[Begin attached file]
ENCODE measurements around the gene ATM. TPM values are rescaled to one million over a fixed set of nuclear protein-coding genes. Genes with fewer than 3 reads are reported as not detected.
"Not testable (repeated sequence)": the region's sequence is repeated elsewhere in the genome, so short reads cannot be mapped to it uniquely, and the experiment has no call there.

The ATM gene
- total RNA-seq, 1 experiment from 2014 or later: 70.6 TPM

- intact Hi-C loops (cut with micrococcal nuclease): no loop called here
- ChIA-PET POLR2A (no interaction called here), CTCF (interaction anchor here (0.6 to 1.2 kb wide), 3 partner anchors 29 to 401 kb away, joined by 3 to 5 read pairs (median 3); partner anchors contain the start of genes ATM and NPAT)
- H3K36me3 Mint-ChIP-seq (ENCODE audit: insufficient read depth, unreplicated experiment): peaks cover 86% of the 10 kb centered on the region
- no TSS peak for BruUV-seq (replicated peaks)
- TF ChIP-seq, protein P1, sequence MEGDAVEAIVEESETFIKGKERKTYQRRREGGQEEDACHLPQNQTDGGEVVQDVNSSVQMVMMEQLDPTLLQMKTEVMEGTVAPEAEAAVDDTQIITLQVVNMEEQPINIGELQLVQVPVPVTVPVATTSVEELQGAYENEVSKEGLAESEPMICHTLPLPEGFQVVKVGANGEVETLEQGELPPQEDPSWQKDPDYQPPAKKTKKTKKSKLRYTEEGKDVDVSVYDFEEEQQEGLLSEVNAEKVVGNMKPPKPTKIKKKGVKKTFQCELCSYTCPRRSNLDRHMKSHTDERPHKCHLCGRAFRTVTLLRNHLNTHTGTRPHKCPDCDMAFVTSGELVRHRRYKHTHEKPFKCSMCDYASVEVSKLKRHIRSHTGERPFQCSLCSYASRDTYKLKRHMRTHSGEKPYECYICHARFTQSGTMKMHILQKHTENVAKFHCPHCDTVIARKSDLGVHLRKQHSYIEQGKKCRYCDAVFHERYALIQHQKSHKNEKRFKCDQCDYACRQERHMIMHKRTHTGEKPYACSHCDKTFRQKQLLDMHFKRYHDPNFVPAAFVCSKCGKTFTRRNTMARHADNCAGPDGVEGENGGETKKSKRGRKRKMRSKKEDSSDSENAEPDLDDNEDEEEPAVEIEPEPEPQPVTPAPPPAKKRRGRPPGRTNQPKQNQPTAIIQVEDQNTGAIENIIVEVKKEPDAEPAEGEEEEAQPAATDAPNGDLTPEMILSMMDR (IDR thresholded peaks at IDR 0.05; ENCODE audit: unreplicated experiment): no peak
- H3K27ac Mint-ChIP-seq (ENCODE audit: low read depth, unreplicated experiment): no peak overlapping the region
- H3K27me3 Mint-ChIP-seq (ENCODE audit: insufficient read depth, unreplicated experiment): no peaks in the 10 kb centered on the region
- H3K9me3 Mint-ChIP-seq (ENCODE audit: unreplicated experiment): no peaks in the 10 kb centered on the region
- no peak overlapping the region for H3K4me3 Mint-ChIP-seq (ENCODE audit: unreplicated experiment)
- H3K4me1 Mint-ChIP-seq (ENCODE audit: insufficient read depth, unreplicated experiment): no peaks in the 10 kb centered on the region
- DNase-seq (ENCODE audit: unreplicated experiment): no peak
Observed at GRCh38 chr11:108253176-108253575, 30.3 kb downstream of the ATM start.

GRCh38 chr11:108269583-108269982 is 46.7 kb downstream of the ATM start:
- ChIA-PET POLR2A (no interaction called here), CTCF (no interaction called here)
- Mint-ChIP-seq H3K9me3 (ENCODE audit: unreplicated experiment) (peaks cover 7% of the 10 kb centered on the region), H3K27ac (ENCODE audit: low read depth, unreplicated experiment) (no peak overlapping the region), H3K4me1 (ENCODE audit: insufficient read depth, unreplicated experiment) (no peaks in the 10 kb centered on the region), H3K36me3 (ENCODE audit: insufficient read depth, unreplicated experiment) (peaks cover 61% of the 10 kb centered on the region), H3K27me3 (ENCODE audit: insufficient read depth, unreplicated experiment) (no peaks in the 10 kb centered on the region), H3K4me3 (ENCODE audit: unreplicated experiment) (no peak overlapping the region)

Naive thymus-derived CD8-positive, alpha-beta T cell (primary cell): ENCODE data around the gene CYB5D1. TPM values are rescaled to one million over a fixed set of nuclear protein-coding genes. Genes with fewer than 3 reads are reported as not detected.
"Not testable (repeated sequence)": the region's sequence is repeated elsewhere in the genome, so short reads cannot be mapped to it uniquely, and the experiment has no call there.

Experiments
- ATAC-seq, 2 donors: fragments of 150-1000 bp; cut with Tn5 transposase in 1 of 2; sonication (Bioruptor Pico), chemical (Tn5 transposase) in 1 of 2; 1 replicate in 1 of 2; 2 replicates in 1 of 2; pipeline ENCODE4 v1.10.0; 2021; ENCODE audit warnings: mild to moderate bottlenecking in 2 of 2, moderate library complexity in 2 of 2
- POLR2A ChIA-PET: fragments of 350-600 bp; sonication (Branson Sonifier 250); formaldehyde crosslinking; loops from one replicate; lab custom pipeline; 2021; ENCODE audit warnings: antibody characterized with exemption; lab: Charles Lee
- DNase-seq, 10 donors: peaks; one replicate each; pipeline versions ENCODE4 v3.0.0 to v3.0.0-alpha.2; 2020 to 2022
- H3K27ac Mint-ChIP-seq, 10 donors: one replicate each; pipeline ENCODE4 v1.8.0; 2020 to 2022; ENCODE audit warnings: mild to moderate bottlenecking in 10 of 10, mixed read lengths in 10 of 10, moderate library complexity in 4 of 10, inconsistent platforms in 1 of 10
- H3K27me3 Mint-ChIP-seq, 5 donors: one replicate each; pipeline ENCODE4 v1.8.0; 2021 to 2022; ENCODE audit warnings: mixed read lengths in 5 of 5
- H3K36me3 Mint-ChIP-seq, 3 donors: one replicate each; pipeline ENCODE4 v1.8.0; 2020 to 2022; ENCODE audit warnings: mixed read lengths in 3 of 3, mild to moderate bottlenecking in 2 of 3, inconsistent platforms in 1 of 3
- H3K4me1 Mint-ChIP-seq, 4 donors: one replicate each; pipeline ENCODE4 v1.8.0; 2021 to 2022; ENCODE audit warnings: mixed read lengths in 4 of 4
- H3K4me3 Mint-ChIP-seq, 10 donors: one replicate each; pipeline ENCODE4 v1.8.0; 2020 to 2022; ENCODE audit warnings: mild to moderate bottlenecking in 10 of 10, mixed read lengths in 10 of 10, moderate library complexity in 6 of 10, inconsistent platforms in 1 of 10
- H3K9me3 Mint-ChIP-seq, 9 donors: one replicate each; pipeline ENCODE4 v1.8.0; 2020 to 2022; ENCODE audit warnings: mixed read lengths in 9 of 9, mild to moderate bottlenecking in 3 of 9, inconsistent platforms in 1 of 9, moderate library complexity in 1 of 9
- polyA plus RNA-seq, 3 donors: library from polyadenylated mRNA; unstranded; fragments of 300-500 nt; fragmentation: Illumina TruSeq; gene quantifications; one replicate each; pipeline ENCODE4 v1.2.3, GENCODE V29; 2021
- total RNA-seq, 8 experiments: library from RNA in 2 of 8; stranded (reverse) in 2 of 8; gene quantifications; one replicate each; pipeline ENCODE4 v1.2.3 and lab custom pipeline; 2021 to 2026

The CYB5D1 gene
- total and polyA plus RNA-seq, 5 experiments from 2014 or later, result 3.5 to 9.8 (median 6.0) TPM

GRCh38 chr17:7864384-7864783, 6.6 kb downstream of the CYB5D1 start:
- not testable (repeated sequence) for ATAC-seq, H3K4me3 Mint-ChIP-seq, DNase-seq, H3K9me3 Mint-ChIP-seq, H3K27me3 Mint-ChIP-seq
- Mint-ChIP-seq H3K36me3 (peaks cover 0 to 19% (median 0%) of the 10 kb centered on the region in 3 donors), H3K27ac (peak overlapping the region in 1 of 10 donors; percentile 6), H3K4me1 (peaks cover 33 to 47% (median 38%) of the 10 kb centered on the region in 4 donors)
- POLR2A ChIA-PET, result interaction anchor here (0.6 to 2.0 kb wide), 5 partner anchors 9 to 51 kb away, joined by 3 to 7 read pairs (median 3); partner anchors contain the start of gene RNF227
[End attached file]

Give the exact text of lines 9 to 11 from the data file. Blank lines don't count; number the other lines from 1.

- TF ChIP-seq, protein P1, sequence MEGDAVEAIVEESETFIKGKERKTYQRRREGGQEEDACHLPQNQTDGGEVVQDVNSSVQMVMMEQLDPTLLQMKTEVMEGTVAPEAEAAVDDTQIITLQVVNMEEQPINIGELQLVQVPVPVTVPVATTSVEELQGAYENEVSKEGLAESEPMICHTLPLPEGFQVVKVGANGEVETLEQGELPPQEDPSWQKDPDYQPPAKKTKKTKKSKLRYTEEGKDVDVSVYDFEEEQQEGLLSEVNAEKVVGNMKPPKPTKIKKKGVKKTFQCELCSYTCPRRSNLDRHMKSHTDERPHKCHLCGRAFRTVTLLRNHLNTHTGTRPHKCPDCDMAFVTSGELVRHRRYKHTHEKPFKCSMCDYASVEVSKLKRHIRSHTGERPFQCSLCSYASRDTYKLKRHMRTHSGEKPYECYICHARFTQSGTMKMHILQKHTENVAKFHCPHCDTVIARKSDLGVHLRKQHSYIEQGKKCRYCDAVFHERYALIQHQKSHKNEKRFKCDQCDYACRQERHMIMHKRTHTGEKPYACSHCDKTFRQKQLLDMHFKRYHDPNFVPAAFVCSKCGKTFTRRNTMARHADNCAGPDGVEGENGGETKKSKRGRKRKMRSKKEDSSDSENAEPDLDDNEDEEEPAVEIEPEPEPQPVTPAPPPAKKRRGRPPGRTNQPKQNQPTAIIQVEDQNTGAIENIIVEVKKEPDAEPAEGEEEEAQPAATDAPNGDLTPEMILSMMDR (IDR thresholded peaks at IDR 0.05; ENCODE audit: unreplicated experiment): no peak
- H3K27ac Mint-ChIP-seq (ENCODE audit: low read depth, unreplicated experiment): no peak overlapping the region
- H3K27me3 Mint-ChIP-seq (ENCODE audit: insufficient read depth, unreplicated experiment): no peaks in the 10 kb centered on the region